The newsletter renaissance: Patreon, Substack and the newest ‘new media’
Newsletters are nothing new — from fashion, to tech, to political punditry, newsletters slide into everyone’s inbox. Living in the digital-first age, we are unfortunately bearing witness to the shrinking traditional media landscape and successive mass layoffs, as outlets shift from print to digital to video seemingly overnight. Viral twitter threads with writers announcing they’ve been laid off are often followed up with news that their old place of work is shuttering its doors. Typically, we find out one of our favourite publications is collapsing when it is reported by a competitor. Next, a wave of tweets from those affected confirm the news. At the same time, we’re seeing newsletters fill the growing void. With so much brain-power finding themselves out of work, newsletters are having a renaissance of sorts, taking an entirely different shape than the versions we’ve become accustomed to.
Say hello to Substack
What started as job loss turned into newfound freedom for some writers who have found a silver lining in working for themselves, on their own terms. Content monetization platforms are a tool where creators can connect with their audience directly — no editors or overlords involved. With a little help from the Twitterverse groundswell and goodwill of their empathetic peers in the journalism community, starting a newsletter can pay off. Retweets can rapidly spread the word and bring in an initial wave of subscribers (and capital) to support getting the newsletter off the ground.
Enter Substack: the venture capital-backed platform provides a bridge between writers and their readers, dealing with the basic administration of a subscription-based newsletter. On Substack, you can find everything from traditional journalism, to personal essays, to think-piece-type content, as well as more entertainment-focused newsletters. Sports writer Lindsay Gibbs makes almost as much with her newsletter Power Plays as she did at ThinkProgress before she was laid off. Rich Text became a main source of income for Claire Fallon and Emma Gray, who were both laid off by Huffington Post after working at the publication for nearly a decade.
Piggy-backing off of Patreon’s success
Patreon was one of the first platforms to make waves in the content monetization space. Since 2013, Patreon has been a go-to source for creators to turn their hobby into cash, welcoming youtubers, artists, writers and podcasters onto it’s platform. Toronto-based Alex V Green — a name you might recognize from The Outline, BuzzFeed, Canadaland, Xtra Magazine, Briarpatch and Slate — has nearly 300 patrons supporting their work on the platform. She started her Patreon “in search of ways to distinguish and express [herself] in the chaotic waning days of global capitalism.” Their content includes original essays, newsletter content, early drafts of published work, guides and workshops for new freelancers and other, more personal content. Jesse Brown founded CANADALAND after numerous pitches critiquing journalism in Canada were rejected by different Canadian mainstream news organizations. Initially, the Canadian news site and podcast network was supported through paid sponsorships before using Patreon to crowdfund operations.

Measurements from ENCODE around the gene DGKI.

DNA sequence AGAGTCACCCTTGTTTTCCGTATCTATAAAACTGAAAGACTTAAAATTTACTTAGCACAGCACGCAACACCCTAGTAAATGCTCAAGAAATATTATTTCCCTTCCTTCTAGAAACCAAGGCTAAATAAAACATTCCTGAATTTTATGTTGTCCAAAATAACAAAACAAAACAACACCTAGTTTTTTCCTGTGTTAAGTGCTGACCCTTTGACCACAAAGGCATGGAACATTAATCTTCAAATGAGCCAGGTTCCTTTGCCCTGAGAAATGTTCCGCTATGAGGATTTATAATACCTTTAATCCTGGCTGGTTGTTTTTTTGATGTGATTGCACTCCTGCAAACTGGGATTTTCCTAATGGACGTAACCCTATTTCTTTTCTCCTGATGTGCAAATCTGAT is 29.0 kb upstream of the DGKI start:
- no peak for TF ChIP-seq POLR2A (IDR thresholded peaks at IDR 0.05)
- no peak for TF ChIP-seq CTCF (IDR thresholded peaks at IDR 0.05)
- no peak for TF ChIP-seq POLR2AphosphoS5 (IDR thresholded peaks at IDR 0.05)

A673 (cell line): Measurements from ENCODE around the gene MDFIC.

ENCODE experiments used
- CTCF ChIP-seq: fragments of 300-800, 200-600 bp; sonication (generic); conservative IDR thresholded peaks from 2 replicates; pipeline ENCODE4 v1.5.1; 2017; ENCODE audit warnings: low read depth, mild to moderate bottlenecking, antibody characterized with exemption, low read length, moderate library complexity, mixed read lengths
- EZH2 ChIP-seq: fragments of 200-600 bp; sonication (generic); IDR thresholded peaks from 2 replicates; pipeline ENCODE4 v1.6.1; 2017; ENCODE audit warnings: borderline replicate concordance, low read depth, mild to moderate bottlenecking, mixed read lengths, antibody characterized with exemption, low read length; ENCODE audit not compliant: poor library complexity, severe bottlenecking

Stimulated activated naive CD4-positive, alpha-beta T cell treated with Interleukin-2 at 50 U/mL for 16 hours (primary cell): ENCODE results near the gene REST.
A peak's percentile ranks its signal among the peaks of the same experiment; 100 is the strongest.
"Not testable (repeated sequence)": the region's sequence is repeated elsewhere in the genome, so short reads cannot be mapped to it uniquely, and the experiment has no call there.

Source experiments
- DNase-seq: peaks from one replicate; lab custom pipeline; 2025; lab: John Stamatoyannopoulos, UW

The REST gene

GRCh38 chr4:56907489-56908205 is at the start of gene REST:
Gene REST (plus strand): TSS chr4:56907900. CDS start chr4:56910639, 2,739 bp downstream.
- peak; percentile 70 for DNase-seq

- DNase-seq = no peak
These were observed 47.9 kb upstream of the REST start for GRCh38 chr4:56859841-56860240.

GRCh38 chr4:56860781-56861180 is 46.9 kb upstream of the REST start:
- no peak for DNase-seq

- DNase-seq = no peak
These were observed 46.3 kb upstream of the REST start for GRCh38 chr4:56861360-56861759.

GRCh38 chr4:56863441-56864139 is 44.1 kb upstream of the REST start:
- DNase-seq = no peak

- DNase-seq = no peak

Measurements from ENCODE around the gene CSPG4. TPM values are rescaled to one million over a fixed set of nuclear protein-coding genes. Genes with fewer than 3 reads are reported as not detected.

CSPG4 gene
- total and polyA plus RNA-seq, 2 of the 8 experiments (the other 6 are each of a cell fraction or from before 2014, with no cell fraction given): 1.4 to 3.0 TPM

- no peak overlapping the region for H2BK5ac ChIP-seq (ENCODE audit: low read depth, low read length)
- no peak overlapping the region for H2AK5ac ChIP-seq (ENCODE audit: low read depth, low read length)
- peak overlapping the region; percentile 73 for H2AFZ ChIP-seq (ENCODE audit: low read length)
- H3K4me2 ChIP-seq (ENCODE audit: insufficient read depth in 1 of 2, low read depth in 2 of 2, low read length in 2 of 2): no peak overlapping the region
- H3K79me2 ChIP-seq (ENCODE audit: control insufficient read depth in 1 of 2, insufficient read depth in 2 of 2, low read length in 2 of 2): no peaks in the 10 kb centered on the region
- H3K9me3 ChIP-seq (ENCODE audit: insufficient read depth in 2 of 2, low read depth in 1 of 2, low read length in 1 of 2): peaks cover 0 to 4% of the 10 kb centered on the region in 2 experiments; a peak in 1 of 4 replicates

Five years after Patreon’s launch (and success), Substack hit the scene. Both the platforms handle the administrative side of things for creators — from payment processing to content distribution and hosting. Though they sound similar on the surface, the platforms differ from one another in terms of their business model and what kind of content is most popular. Patreon is the go-to spot for video creators and podcasters and offers a tier-based fee structure, whereas Substack is the destination of choice for writers and has only one subscription level.
Following in Patreon and Substack’s footsteps, Meta Platforms recently started rolling out its own subscription tools on Facebook and Instagram, soon after Twitter announced a similar service. This move is signaling a larger shift in the social media sphere, where content creators are increasingly thought of as an important part of the changing media landscape.
Democratizing the media landscape
With these tools, writers have a new sense of creative, editorial and financial freedom. Here, they make their own rules, unencumbered by editors, advertisers, or publishers. Creators have complete control over their content and subscriber list, and are free to move their newsletter to another platform if they choose. This freedom also fosters trust between writers and their readers in a time where trust in the media is deteriorating — unbeholden to anyone but themselves, writers are able to speak freely and candidly about their lives and beliefs. Trust, especially when established through vulnerability and authenticity, breeds loyalty. With this, Patreon has more than 6 billion active patrons, and new-comer Substack reportedly reached 1 million subscribers at the end of last year.
The growth in the content monetization space is just beginning, and how the traditional media landscape will react remains to be seen. Just this week, Substack began testing a video feature in private beta. Patreon has also started working on a similar feature. Soon, creators on these platforms will not only have a new way to connect with subscribers, but embedding an unlisted YouTube video will be a thing of the past. Whether these platforms will be embraced by the media landscape (like NOW Magazine has done with NOW Streaming) remains to be seen.